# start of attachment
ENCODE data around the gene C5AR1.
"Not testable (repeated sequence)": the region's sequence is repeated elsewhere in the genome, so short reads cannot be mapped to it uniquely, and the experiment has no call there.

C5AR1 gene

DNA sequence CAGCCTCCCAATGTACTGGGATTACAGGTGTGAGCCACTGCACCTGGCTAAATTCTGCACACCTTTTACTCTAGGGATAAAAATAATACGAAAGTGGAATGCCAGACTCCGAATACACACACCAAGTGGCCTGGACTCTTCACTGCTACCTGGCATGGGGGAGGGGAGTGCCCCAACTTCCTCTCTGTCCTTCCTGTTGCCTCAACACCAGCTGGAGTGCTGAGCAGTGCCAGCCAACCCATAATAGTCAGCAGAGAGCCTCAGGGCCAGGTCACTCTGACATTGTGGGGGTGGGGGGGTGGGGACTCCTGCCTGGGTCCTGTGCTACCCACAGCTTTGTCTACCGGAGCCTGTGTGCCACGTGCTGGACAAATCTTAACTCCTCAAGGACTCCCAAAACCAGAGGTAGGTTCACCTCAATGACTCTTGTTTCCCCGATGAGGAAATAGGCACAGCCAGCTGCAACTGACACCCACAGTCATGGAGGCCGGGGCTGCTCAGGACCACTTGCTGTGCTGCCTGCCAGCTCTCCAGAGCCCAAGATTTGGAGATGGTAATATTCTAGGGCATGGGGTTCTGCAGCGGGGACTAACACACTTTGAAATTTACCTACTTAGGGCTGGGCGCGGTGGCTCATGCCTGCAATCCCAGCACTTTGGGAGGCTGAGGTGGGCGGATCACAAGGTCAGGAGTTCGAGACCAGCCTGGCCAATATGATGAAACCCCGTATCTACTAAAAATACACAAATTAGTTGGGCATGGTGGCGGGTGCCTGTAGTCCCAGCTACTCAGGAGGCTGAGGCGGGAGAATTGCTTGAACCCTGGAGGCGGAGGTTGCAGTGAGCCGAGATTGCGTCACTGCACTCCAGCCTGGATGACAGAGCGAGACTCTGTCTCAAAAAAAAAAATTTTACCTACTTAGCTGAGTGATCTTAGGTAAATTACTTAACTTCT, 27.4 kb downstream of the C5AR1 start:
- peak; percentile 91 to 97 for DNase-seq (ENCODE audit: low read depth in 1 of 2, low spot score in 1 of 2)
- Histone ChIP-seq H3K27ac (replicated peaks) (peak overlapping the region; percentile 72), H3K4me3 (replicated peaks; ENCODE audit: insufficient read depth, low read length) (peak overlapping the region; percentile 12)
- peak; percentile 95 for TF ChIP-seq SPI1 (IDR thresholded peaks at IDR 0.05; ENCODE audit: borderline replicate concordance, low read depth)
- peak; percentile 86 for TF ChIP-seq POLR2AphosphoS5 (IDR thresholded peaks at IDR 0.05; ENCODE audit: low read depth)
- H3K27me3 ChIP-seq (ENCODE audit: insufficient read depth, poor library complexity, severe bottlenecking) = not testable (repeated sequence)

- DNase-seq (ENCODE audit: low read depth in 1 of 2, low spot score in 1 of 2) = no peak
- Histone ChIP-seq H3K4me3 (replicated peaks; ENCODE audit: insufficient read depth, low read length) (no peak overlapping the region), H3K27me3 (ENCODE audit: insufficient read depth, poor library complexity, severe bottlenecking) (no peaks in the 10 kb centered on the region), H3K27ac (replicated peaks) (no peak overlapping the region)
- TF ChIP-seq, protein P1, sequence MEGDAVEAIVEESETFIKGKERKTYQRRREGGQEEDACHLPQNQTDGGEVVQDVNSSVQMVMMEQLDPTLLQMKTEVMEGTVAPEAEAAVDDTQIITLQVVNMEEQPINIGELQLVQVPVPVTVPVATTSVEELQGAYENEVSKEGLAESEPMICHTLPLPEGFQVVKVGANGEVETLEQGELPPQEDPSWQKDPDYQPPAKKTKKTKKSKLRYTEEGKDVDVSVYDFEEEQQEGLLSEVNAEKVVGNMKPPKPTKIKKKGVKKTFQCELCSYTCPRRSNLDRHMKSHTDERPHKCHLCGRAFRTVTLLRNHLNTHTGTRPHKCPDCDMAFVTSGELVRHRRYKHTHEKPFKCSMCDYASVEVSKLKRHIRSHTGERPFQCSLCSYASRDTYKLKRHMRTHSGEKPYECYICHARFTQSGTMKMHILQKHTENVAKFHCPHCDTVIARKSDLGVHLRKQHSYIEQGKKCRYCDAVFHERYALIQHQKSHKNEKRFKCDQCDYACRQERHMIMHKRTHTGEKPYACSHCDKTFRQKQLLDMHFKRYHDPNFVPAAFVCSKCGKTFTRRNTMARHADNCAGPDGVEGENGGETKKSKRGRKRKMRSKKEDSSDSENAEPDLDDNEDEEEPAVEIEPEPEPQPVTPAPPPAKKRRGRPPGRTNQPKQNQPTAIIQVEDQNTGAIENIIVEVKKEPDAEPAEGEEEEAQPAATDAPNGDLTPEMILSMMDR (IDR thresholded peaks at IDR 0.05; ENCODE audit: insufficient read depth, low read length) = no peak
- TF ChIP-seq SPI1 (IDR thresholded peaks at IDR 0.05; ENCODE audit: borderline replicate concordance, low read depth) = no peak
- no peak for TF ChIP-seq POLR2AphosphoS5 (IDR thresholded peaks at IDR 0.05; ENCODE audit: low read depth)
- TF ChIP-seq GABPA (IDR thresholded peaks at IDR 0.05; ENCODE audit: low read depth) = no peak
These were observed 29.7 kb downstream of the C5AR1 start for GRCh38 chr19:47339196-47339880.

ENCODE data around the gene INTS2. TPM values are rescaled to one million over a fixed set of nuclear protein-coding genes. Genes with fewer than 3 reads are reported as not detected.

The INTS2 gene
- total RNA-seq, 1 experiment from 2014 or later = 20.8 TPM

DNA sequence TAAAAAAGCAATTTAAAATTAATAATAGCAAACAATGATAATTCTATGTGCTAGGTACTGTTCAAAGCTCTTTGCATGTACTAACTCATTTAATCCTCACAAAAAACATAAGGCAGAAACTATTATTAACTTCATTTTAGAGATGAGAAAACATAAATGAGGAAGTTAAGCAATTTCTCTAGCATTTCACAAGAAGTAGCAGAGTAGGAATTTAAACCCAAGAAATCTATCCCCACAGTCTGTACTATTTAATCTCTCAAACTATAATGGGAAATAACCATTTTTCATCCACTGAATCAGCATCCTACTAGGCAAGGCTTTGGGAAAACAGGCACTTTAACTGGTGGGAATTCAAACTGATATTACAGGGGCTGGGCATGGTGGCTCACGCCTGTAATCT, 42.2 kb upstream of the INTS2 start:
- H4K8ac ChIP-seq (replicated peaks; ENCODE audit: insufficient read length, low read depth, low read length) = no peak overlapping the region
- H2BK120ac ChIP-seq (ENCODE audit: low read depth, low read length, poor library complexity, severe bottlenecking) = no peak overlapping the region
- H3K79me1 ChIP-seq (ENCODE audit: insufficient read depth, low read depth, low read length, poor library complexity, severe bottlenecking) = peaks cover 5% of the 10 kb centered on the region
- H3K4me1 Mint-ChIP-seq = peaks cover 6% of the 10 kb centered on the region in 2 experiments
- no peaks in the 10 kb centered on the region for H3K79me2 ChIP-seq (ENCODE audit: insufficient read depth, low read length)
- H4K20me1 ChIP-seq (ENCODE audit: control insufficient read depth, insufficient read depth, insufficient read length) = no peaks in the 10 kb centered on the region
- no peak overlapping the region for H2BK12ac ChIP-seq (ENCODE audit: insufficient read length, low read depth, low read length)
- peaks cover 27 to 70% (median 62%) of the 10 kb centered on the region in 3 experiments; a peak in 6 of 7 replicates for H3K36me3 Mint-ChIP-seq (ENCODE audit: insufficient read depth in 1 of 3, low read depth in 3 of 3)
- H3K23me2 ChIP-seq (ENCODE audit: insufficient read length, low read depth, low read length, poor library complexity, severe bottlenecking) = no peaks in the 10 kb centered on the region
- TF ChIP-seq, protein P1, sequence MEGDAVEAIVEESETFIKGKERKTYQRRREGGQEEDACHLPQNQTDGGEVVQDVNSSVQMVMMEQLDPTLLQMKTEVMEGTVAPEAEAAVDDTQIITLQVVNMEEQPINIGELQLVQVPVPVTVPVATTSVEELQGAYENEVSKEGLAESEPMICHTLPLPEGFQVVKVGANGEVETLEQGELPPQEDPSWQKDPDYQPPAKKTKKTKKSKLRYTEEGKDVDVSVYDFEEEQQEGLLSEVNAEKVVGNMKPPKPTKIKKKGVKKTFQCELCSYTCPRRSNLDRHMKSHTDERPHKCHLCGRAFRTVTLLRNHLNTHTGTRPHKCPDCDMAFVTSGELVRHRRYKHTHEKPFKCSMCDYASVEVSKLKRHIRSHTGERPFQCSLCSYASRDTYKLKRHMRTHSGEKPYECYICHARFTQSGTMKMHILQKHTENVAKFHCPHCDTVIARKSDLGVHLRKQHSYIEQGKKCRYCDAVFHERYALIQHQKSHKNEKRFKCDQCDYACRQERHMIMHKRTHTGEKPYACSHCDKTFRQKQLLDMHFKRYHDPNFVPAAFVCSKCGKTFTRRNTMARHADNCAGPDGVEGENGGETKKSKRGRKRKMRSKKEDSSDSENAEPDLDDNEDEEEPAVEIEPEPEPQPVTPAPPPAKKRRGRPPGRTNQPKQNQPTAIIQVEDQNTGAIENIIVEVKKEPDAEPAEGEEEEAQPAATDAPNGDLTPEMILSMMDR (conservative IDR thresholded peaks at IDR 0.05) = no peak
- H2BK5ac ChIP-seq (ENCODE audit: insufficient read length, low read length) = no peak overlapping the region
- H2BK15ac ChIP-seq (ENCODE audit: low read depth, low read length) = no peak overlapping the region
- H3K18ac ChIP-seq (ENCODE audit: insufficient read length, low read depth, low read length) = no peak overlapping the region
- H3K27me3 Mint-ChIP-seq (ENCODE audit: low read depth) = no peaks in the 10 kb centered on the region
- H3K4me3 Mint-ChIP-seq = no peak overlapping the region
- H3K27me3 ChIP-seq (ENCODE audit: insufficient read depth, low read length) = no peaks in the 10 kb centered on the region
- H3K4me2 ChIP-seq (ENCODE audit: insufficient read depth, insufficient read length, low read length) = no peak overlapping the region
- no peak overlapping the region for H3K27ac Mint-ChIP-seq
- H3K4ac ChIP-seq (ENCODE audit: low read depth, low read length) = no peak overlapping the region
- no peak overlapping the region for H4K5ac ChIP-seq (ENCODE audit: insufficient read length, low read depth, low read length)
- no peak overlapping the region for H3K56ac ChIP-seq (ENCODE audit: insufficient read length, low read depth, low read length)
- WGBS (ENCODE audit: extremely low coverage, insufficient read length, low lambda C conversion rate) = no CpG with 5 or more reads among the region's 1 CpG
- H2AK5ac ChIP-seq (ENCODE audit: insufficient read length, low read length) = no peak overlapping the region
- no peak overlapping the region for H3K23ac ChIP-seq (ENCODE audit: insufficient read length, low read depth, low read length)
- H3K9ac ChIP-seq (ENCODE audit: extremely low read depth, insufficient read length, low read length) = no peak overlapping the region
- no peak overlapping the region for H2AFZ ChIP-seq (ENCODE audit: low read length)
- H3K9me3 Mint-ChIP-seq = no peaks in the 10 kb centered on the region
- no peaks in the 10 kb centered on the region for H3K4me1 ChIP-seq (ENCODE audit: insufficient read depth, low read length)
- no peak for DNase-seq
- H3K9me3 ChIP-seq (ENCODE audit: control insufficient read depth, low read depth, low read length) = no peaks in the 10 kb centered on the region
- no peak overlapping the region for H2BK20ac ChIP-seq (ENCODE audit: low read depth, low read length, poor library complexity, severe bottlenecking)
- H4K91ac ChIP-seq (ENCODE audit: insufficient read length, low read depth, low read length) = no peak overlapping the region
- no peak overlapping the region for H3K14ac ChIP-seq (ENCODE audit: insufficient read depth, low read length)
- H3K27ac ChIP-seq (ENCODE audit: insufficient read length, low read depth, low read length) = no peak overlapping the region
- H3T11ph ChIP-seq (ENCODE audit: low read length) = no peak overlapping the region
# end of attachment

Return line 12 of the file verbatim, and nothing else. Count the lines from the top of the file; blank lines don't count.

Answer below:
- TF ChIP-seq, protein P1, sequence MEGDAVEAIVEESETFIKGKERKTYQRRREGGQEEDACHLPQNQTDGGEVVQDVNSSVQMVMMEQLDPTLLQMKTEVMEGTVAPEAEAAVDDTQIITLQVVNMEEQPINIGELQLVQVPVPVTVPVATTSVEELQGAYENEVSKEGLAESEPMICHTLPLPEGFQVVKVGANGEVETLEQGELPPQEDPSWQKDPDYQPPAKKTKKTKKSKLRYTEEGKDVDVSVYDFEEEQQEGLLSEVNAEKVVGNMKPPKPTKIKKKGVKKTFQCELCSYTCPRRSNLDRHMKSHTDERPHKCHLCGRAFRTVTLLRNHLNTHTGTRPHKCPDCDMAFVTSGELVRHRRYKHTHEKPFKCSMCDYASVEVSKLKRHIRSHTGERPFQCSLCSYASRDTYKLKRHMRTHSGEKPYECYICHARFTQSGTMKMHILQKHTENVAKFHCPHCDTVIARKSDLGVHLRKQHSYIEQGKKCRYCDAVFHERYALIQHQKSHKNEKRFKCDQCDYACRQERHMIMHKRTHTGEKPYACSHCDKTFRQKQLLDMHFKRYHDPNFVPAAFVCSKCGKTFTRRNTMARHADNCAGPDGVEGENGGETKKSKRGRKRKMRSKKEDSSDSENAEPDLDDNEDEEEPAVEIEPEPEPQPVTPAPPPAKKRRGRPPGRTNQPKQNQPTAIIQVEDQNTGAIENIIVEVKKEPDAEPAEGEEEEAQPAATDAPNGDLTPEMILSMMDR (IDR thresholded peaks at IDR 0.05; ENCODE audit: insufficient read depth, low read length) = no peak